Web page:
‘Good Samaritan Bombing’ family win Court of Appeal judgment against Attorney General for Northern Ireland
Joint Statement from KRW Law & the Pat Finucane Centre | 04 May 2020
Earlier today, 4th May 2020, the Court of Appeal handed down judgment in the appeal of Rosaleen Dalton, against the judgment of the High Court in 2017.
Rosaleen's sister Dorothy had applied to the Attorney General for a fresh inquest into the death of their father, Eugene Dalton, from the horrific IRA ‘Good Samaritan Bombing’ in Derry in August 1988.
This request followed a very critical report by the Police Ombudsman into the Bombing, in response to a request by the Dalton family in 2005. The Attorney General had refused an inquest and the High Court had agreed with the Attorney General's decision. Dorothy had appealed the decision, but sadly died before the appeal could be heard. Rosaleen then continued what Dorothy had begun.
Today, the Court of Appeal made it clear that the High Court and the Attorney General had both erred in law when considering the way in which Article 2 of the European Convention on Human Rights applied to the case. On this point, the Court held that the duty to investigate under Article 2 is revived not only when there are perpetrators to bring to justice, but also when evidence emerges pointing to State failures to protect life.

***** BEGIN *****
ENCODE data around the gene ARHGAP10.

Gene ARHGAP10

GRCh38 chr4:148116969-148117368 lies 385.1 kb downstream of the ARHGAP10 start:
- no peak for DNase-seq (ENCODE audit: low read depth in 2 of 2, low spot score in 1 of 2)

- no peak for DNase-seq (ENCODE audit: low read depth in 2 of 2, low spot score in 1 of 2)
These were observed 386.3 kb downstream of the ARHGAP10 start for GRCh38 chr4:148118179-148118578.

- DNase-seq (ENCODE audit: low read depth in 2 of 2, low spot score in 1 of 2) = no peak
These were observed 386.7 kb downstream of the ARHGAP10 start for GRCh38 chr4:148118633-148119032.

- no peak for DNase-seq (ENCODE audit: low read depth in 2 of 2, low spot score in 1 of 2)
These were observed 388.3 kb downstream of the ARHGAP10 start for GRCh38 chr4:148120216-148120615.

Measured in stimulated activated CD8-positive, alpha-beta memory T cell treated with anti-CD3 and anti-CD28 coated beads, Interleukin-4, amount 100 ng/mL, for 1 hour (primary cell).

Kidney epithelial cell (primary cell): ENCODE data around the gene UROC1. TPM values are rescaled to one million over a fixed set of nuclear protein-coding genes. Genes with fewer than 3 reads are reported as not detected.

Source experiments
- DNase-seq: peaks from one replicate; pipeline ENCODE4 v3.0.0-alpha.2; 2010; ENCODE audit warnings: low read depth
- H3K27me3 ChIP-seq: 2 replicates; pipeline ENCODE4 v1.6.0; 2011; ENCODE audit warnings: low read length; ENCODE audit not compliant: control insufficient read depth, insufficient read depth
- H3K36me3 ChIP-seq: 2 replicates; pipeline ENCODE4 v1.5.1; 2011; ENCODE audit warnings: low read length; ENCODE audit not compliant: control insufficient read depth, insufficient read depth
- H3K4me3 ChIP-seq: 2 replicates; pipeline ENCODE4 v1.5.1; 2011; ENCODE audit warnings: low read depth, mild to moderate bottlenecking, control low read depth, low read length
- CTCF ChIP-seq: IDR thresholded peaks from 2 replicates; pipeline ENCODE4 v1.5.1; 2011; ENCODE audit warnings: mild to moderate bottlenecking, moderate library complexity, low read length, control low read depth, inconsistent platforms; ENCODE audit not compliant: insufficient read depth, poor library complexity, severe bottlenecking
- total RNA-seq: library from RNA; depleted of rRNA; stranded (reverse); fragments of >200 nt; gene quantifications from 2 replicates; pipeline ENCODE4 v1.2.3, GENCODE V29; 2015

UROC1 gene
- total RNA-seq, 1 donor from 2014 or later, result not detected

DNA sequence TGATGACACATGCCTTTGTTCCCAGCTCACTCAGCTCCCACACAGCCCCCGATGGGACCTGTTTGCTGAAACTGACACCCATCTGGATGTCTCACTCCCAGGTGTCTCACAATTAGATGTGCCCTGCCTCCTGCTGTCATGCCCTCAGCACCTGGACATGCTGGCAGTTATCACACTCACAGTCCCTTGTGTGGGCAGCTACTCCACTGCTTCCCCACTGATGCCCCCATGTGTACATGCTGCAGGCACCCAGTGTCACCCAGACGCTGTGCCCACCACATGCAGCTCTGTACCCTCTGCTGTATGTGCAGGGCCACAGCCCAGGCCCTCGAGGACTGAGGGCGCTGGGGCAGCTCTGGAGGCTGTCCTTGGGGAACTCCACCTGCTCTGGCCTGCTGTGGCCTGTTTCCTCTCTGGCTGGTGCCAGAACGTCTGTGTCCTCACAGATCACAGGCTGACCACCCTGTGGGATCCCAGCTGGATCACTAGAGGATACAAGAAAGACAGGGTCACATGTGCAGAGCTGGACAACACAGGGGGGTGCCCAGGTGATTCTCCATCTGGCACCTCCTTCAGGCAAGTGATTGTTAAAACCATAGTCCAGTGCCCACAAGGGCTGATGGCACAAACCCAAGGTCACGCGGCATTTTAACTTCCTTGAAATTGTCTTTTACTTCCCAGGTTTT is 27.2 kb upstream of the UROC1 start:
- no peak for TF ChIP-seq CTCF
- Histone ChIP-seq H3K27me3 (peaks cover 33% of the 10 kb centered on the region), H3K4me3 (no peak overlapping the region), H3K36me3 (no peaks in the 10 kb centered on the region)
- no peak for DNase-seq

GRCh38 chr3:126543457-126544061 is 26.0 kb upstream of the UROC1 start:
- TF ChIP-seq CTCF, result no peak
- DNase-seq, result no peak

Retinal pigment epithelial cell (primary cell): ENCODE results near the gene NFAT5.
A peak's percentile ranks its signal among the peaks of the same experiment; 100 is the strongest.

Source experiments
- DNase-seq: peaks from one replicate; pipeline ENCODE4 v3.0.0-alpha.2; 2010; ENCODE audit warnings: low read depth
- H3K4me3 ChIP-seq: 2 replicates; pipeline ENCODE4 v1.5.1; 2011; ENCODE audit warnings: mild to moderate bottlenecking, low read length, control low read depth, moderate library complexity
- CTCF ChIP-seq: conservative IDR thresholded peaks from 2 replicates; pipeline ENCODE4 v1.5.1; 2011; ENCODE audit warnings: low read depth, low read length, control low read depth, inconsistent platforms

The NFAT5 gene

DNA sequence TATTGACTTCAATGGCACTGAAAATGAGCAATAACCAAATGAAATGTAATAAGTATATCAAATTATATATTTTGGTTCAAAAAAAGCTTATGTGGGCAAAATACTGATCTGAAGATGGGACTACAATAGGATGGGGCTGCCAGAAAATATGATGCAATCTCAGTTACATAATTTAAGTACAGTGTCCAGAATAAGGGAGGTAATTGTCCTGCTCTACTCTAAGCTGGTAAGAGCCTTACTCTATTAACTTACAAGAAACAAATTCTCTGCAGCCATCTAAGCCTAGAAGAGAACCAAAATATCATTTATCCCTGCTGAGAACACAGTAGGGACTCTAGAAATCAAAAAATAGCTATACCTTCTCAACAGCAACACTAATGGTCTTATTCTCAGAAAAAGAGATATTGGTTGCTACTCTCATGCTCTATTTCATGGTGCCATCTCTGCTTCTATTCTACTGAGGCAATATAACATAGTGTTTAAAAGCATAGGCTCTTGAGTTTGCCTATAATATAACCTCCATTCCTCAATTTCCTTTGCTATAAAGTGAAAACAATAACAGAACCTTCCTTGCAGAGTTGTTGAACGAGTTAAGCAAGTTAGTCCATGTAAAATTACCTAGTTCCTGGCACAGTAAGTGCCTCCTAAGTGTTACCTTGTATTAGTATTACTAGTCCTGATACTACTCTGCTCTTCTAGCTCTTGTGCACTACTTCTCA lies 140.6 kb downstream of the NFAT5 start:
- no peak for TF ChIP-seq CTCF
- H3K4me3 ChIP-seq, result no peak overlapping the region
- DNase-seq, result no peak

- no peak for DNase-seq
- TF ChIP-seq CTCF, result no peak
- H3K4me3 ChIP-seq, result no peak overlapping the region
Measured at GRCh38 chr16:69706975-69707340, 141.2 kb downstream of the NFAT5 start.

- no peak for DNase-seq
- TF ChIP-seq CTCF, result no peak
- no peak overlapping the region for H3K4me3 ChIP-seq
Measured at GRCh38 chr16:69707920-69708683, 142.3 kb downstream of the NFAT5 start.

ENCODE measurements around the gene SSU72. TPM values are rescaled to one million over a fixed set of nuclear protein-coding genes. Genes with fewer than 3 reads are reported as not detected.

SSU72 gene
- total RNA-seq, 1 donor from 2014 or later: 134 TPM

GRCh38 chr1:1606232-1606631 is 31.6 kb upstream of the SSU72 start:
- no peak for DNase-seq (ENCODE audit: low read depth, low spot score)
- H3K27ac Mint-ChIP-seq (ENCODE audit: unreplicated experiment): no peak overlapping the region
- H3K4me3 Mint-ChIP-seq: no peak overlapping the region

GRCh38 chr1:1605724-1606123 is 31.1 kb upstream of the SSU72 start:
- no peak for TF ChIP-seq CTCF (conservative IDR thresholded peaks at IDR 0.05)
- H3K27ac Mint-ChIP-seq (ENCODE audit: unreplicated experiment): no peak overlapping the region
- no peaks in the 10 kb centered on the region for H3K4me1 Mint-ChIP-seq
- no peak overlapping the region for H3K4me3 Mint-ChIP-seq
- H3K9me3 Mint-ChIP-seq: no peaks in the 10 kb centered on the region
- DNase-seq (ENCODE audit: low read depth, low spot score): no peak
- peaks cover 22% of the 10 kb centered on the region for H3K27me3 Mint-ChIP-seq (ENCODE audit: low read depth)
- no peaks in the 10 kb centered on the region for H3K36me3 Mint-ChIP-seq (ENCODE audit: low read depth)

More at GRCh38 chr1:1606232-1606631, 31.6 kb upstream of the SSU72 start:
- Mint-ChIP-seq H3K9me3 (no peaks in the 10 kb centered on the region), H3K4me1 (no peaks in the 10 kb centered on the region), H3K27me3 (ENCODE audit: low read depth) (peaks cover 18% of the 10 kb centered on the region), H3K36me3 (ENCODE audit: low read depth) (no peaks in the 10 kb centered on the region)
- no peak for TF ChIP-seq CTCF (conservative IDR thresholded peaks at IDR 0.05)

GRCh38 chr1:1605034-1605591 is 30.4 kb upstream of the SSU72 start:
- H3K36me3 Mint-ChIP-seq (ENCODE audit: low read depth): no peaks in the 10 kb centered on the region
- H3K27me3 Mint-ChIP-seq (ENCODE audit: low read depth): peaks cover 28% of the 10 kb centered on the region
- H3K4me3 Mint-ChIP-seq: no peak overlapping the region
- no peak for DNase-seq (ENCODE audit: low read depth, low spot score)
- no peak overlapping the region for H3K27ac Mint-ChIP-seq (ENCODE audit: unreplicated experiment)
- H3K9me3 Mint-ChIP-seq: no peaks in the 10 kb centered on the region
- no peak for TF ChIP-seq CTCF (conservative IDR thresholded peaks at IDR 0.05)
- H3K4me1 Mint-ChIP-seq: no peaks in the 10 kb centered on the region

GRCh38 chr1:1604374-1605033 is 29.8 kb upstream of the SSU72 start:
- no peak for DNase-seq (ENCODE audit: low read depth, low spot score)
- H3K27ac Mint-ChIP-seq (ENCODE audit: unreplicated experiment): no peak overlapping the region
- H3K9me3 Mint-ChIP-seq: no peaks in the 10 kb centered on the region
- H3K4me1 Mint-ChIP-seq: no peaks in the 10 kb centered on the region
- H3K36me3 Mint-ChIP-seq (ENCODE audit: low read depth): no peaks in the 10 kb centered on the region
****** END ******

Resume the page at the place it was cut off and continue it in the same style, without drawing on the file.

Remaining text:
A spokesperson from KRW Law said:
“We are grateful to the Court of Appeal for unanimously allowing our client's appeal and for providing much needed and welcome clarity to the law. This is an important judgment, not only for Legacy cases, but in cases involving the Attorney General's power to order fresh inquests.”
A spokesperson from the Pat Finucane said:
“This is an important step forward for the Dalton family. Although they have repeatedly stated that those that planted the bomb were responsible for the death of their father, Sheila Lewis and Gerard Curran, the family have legitimate questions concerning the role of the State and their failures to protect life.
It is also an important judgement for other families who have been denied a proper, effective investigation into the death(s) of their loved ones.”
 The Court also concluded that the Article 2 duty had been revived in 2005 with the Dalton family's initial complaint, and was not satisfied by the Ombudsman's report.